This initiative actually starts before a mother gives birth to her child by ensuring that she has access to prenatal services throughout her pregnancy. The good news is that prenatal care is already available to expectant mothers with modest incomes through existing programs. Yet 25% of our low-income mothers are not receiving the prenatal care they need. Children pay the price. Mothers who do not receive prenatal care are three times more likely to give birth to a low-weight baby which leads to increased risks for cardiovascular disease, diabetes, learning difficulties and poor development.
And taxpayers pay the price. The cost of a birth where the baby is low-weight is five times that of a normal birth. In addition to significant medical needs that eventually burden the system, these children often require early intervention services, remedial education, and grade repetition. And they lose out on the opportunity to achieve their full potential.
Through our Birth to Five Initiative, over the next five years, we will work with our community partners—schools, hospitals, and faith-based organizations – to identify expectant mothers and connect them to prenatal services. We can ensure more children are born into the opportunities they deserve and we can save taxpayer money. But we won’t stop there. When the human brain is forming early in a child’s life, it provides a critical window of opportunity to develop key academic, social and cognitive skills that will determine success in school and in life.
That’s why the second pillar of our Birth to Five Initiative is to provide every child with access to quality early learning opportunities. This is especially important for our African American and Latino children ... We already have the foundation in place for early childhood learning. In 2009, I established the Governor's Office of Early Childhood Development. And as a result, we secured federal grants from Race to the Top that are allowing us to deliver high-quality early care and education programs.
By properly investing in our existing early learning programs and making this a budget priority…we can transform lives and save taxpayer money. But we can’t stop there. A parent is a child’s first teacher. Moms and dads play the most important role in promoting the healthy development of their kids. But not all families are equipped with the information and support they need to create healthy learning environments.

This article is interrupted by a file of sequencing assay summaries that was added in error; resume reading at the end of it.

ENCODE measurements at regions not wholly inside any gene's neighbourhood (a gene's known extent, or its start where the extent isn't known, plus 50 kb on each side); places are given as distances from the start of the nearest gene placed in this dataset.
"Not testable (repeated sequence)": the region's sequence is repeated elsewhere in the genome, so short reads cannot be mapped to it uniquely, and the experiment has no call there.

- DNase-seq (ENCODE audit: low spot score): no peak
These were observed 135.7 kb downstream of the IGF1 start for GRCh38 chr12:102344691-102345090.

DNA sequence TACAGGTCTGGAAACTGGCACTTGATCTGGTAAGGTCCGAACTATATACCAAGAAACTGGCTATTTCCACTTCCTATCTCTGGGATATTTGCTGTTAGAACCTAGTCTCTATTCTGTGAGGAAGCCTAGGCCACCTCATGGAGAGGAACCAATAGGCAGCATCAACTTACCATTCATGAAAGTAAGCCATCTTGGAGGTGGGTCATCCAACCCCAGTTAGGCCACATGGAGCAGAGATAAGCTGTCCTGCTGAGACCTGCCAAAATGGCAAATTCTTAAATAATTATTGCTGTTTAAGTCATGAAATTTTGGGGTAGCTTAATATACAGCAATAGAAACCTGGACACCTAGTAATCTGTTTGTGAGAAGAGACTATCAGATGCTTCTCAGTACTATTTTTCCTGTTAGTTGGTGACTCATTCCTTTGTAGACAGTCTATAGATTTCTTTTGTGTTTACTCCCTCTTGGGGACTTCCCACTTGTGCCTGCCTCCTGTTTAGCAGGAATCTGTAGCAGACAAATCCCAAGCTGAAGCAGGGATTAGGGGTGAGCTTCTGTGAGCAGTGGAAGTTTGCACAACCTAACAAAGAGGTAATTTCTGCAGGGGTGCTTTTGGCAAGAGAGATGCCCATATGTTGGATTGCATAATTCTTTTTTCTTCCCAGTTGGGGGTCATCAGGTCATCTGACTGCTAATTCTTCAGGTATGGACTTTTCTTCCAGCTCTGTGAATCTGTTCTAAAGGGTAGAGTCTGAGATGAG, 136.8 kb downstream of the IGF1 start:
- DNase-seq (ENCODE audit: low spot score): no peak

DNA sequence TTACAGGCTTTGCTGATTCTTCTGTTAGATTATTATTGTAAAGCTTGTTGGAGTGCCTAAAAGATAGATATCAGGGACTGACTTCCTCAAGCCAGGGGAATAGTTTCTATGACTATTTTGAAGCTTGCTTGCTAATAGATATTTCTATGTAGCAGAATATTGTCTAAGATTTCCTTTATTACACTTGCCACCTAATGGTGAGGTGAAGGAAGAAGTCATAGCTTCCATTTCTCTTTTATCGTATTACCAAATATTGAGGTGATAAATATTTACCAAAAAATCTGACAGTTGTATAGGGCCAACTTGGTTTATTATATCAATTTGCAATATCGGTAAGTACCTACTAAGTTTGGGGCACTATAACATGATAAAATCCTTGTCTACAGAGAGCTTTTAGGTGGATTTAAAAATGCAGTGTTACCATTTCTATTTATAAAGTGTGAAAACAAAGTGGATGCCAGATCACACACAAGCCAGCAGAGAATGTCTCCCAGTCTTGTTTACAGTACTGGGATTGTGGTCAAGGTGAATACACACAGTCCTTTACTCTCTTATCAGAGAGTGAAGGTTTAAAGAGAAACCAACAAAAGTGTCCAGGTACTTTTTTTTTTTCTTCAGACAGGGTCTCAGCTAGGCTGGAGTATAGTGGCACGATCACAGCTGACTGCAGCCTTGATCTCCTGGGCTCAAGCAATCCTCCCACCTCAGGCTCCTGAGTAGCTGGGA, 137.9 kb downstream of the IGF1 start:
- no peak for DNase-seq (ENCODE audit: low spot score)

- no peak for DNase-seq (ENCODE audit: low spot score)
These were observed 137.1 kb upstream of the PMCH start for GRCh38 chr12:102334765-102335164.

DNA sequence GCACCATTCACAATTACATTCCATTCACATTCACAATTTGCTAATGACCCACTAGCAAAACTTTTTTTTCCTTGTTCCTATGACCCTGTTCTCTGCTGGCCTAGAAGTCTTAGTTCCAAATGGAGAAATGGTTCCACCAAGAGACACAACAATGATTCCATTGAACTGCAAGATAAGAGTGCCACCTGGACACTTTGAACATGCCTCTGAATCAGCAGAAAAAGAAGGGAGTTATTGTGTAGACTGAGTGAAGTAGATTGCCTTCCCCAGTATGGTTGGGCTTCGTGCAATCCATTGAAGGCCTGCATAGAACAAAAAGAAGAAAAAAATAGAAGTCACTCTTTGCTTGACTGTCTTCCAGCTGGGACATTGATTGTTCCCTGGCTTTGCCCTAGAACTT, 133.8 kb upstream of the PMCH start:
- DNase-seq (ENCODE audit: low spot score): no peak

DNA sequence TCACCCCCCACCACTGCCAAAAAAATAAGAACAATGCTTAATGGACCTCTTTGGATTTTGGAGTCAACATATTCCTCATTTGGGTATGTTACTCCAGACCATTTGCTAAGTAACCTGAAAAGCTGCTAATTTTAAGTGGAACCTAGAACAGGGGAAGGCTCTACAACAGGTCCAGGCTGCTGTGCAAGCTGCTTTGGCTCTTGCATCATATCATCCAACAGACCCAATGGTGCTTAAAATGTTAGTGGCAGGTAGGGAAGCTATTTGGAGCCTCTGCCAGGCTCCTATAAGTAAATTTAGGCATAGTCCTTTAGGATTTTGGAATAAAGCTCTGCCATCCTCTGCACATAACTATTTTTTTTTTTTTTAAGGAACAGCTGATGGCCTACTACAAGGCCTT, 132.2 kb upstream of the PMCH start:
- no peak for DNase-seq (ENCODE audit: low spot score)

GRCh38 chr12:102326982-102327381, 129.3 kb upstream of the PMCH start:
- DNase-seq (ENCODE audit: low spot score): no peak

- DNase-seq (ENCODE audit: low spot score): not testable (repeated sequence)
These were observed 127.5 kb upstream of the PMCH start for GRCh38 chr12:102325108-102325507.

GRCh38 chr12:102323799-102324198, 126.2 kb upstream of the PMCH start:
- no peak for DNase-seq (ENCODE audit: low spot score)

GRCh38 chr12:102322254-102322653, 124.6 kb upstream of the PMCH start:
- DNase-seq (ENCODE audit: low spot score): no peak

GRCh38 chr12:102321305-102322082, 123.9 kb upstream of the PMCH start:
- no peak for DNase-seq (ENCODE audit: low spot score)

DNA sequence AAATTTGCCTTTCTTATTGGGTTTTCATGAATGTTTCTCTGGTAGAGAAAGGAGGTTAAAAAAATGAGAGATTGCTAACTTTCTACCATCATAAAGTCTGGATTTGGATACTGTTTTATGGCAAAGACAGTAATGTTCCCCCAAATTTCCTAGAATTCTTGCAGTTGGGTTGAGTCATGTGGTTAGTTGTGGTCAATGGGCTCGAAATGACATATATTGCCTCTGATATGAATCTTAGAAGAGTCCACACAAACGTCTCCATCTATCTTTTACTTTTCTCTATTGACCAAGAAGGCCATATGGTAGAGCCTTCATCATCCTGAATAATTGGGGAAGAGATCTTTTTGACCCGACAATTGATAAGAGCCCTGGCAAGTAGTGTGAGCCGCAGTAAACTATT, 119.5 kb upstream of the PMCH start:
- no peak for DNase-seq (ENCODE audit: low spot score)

That’s why the third critical part of our Birth to Five Initiative calls for ensuring parents have the support and services they need. Family involvement during preschool is linked with stronger pre-literacy skills, math skills, social skills and positive attitudes. Over the next five years, we'll connect families to a range of services and training opportunities to help them support their children’s education. We'll expand our home visiting program and build on our innovative community partnerships in places like East St. Louis, Aurora, North Lawndale, and Marion.
Once our Birth to Five Initiative is fully implemented, mothers will be connected with prenatal care to ensure the healthy birth and development of their children. Children in Illinois will have access to quality early learning, starting at birth. And parents will have the tools to lead their children toward success in school, college, career and beyond. Illinois can lead the nation in early childhood education. We have the foundation in place. Now is the time to get the job done for Illinois’ littlest."